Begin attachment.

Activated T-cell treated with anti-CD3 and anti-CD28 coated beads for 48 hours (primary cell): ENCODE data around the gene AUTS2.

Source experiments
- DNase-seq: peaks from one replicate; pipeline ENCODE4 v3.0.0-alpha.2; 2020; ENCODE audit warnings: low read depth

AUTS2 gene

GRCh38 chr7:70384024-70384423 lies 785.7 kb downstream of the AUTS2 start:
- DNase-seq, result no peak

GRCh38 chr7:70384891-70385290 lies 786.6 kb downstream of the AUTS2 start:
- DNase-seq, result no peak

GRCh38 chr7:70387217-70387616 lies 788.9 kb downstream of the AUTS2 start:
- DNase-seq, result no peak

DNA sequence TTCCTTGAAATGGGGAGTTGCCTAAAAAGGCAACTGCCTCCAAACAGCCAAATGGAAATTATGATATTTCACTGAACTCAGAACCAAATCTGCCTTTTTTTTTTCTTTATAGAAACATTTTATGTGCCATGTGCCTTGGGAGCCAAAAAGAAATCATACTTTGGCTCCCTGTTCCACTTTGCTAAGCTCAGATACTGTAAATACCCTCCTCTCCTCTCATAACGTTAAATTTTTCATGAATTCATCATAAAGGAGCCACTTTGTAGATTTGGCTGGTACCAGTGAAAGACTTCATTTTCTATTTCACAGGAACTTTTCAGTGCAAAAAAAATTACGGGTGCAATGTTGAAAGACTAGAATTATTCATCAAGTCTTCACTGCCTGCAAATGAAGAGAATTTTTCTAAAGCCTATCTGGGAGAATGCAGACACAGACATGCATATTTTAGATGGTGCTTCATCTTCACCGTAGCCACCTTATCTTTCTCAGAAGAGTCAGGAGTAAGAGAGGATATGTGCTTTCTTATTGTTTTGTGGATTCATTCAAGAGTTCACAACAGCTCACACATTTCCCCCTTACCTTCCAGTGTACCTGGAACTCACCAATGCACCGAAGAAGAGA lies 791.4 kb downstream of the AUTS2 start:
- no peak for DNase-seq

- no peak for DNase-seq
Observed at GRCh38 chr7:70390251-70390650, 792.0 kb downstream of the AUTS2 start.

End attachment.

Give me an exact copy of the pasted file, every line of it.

Activated T-cell treated with anti-CD3 and anti-CD28 coated beads for 48 hours (primary cell): ENCODE data around the gene AUTS2.

Source experiments
- DNase-seq: peaks from one replicate; pipeline ENCODE4 v3.0.0-alpha.2; 2020; ENCODE audit warnings: low read depth

AUTS2 gene

GRCh38 chr7:70384024-70384423 lies 785.7 kb downstream of the AUTS2 start:
- DNase-seq, result no peak

GRCh38 chr7:70384891-70385290 lies 786.6 kb downstream of the AUTS2 start:
- DNase-seq, result no peak

GRCh38 chr7:70387217-70387616 lies 788.9 kb downstream of the AUTS2 start:
- DNase-seq, result no peak

DNA sequence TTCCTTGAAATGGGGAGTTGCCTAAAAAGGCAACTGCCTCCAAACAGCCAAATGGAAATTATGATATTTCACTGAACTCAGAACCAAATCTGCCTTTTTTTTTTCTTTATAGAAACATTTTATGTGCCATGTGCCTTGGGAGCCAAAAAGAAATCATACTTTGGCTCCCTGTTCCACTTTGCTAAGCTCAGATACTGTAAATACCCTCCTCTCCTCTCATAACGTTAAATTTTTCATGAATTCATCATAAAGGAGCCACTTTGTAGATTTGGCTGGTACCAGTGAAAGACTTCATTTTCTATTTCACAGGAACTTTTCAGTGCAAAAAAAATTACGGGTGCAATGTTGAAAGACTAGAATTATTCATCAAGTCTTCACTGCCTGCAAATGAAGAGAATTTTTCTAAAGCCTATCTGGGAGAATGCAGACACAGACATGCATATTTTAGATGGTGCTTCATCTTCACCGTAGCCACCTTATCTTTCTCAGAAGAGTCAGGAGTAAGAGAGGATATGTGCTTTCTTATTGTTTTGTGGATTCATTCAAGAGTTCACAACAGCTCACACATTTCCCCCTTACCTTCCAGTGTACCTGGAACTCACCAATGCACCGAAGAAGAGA lies 791.4 kb downstream of the AUTS2 start:
- no peak for DNase-seq

- no peak for DNase-seq
Observed at GRCh38 chr7:70390251-70390650, 792.0 kb downstream of the AUTS2 start.